17     of Staff of the 1st Posavina Brigade hostage, threatening to liquidate

18     them unless three of their member who had been arrested were released

19     from prison.

20             MS. MARCUS:  Your Honours, P3017.

21        Q.   Were you aware of the information that I've just put to you?

22        A.   No.  I am aware from the priest Slavko Maksimovic, as a source,

23     who himself committed crimes, because he actually tried to convert

24     Muslims to the Orthodox faith.  And as I've already said about

25     Zika Jovanovic, Crnogorac, I've already said that I saw him, that he was

Page 18108

 1     present in Brcko, and I do not contest their acts and I do feel that

 2     justice should be meted out to them because there was a great crime

 3     committed there.

 4             Now --

 5             THE INTERPRETER:  Could the witness please repeat the last

 6     portion of his answer.

 7             MS. MARCUS:

 8        Q.   Mr. Djukic, the interpreters didn't catch the last part of your

 9     answer.  Could you just repeat the very last part.

10        A.   There was no shelling or rocket attacks on the building of the

11     Secretariat of the Interior in Brcko.  It stands unchanged to this day

12     where it was 50 years ago.  And I omitted -- I also said there may have

13     been threats.

14        Q.   Now according to this evidence that I've just put to you, certain

15     formations in the Brcko area, including the Serbian Volunteer Guard,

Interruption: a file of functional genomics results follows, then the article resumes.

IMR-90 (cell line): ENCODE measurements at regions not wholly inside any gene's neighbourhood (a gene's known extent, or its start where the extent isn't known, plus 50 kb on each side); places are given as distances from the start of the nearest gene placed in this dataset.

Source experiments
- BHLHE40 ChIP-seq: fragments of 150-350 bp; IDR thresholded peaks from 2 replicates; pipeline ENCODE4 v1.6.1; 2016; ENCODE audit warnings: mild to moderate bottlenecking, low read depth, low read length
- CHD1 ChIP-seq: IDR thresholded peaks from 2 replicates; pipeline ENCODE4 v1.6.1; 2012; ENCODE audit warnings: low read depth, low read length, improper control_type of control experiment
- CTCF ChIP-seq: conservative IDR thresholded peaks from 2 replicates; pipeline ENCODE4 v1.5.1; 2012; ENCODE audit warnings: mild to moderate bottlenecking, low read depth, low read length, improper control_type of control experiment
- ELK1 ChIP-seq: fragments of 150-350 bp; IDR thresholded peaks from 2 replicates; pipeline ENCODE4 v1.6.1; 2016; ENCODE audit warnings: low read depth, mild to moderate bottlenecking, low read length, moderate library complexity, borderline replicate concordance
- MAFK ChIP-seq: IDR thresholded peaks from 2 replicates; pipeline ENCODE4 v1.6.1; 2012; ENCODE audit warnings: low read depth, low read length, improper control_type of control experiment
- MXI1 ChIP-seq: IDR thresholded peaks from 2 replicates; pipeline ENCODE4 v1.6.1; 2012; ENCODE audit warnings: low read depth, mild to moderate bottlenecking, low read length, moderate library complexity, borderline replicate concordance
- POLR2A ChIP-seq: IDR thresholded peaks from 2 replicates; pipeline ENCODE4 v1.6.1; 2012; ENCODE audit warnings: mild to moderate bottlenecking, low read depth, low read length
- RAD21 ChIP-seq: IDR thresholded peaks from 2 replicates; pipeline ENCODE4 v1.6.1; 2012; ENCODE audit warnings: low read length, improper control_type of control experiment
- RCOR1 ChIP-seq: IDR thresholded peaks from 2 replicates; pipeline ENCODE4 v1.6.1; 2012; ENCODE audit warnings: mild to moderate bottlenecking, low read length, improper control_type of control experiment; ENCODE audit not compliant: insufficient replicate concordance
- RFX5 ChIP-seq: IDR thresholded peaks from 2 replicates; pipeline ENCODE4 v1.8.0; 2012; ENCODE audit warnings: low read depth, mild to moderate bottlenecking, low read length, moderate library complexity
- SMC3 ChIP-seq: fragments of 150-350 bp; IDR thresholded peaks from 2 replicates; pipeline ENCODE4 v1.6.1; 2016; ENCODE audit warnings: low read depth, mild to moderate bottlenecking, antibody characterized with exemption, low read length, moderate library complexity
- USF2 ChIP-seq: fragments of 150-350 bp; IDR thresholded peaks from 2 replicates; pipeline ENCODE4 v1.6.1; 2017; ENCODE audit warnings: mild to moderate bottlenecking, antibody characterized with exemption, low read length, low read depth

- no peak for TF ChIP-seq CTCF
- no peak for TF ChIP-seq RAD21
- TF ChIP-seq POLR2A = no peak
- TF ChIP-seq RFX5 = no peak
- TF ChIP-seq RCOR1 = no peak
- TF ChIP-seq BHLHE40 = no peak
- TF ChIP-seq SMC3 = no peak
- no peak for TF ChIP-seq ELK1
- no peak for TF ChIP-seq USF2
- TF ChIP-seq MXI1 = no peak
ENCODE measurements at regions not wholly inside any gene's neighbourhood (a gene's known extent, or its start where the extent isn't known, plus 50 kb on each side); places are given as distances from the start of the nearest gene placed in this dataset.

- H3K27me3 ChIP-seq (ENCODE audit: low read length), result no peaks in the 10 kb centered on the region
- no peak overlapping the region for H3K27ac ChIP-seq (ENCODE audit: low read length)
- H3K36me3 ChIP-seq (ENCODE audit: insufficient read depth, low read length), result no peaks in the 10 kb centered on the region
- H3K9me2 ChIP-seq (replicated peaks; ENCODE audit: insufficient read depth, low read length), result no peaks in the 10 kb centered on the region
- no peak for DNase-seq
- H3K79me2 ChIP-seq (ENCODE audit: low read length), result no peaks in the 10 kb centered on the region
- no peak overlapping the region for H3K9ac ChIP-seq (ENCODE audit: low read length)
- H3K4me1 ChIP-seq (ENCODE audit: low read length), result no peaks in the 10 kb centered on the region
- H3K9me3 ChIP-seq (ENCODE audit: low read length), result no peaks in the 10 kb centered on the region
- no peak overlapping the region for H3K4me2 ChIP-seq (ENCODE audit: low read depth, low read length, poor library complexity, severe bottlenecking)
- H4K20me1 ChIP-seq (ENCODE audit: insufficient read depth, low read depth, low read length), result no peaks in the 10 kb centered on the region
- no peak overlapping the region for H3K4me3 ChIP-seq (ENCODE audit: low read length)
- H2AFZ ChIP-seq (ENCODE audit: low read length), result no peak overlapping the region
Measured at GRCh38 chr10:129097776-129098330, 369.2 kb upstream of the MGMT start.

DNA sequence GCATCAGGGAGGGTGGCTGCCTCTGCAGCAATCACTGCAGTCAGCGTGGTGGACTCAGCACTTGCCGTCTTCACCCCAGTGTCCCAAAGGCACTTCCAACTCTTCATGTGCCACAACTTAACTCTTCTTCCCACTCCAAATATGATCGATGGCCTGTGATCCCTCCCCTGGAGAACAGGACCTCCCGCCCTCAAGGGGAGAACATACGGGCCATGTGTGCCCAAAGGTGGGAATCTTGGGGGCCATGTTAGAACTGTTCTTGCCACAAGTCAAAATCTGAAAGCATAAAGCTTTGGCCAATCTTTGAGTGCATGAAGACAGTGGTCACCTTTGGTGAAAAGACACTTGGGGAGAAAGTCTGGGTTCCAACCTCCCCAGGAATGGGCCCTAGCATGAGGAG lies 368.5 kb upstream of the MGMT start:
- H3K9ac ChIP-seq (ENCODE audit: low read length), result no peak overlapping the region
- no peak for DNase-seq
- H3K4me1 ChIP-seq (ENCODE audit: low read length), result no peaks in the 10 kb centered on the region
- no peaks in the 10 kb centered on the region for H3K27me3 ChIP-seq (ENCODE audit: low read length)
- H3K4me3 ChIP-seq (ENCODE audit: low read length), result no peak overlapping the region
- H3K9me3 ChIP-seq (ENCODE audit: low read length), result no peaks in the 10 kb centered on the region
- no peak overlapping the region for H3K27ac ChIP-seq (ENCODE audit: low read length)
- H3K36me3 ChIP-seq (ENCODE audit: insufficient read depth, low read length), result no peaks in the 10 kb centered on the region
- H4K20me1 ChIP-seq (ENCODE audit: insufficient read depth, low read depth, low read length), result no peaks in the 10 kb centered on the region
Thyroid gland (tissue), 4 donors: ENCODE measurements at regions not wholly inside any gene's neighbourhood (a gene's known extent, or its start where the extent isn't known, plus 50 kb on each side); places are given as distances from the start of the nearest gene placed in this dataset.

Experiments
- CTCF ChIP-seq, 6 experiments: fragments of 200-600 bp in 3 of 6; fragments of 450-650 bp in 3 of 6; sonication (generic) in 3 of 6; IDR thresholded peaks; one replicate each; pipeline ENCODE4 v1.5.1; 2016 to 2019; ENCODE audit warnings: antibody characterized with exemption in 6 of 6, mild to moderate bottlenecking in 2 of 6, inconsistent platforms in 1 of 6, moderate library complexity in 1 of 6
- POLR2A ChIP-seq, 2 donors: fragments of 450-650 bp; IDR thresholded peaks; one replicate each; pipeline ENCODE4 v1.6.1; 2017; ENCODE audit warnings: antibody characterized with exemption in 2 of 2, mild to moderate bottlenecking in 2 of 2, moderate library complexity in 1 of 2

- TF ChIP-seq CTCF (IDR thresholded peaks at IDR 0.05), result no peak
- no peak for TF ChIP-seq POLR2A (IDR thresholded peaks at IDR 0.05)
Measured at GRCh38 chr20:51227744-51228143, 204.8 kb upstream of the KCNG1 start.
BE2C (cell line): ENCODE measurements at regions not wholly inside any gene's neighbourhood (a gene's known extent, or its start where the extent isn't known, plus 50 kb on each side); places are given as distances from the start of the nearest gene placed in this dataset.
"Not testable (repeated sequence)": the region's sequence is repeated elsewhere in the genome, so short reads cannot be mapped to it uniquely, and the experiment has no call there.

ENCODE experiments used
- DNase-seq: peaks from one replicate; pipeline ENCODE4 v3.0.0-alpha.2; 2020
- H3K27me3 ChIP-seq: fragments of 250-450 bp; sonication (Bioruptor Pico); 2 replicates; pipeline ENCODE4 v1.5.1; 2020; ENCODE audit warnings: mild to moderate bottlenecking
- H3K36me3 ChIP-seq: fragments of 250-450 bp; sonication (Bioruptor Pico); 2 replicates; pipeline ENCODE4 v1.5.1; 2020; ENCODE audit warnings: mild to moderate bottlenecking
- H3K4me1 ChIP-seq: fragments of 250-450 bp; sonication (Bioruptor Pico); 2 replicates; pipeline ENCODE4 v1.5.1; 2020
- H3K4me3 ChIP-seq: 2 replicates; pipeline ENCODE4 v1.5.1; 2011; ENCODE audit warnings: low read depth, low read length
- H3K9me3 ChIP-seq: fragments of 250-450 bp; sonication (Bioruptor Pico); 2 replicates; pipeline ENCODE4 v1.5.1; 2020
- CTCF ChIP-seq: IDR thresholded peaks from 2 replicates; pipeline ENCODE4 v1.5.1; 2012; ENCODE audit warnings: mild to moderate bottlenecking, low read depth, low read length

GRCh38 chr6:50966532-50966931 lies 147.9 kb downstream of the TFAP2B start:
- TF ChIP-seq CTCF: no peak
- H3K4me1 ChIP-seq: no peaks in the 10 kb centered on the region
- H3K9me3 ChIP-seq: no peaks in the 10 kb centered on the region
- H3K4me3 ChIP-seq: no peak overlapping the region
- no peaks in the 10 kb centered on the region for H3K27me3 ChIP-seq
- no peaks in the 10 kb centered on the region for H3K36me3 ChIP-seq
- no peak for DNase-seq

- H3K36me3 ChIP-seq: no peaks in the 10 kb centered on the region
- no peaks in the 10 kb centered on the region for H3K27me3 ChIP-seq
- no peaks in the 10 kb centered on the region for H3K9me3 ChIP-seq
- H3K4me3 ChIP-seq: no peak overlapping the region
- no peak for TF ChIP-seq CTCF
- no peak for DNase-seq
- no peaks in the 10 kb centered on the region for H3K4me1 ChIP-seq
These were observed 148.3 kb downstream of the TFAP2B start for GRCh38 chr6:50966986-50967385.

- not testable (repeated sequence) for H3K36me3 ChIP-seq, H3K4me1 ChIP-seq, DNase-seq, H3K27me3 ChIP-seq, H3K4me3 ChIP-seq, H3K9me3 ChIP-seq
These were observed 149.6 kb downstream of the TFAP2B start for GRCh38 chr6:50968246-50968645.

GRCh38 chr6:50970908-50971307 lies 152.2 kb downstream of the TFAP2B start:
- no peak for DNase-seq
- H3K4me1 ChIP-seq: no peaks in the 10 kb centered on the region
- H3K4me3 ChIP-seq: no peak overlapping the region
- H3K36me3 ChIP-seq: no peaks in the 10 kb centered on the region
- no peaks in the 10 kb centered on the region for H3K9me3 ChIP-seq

16     Captain Dragan's Red Berets, and Zika Crnogorac were directed to those

17     areas by the Serbian DB.

18             MS. MARCUS:  Your Honours, P3017.

19        Q.   Would you like to comment on that briefly, Mr. Djukic.

20        A.   Other than the fact that I do not know who sent them, and the

21     fact that based on my knowledge, which is extensive, I never saw any

22     effects as a result of any actions by Captain Dragan and his forces.  The

23     main role was played by Dragan Savic, Mauzer.

24        Q.   Were you aware of an individual named Zeljko Torbica in relation

25     to the Brcko corridor operation?

Page 18109

 1        A.   Never heard of him.

 2        Q.   Now Mr. Simatovic spoke of the strategic importance of the

 3     Posavina corridor himself at an award ceremony at the Kula camp after the

 4     war.  I'm going to ask Mr. Laugel to play a very brief clip.  This is in

 5     evidence as P61.  The clip is from 15 minutes and 18 seconds to 16

 6     minutes and 41 seconds.

 7                           [Video-clip played]

 8             "[VOICEOVER]:  In May 1991 an air-helicopter squadron was formed

 9     which transported tonnes of special shipments, equipment, troops and

10     machinery from the improvised airfields of Medeno Polje, Petrovac,

11     Velika Popina, Srb, and Udbina and carried out numerous complex tasks

12     while war operations were ongoing.

13             "In September 1991 a part of the unit was transferred to Serbia,

14     where its reconstruction was conducted and high-quality professional

15     training organised.  These two units were involved in operations in

16     Eastern Slavonia, Baranja and Western Srem.  Twenty six training camps

17     for special police units of Republika Srpska and the Republic of Serbian

18     Krajina were also formed in that period.  In the Republic of Serbian

19     Krajina in Golubic, Dinara, Obrovac, Gracac, Plitvice, Sumarice,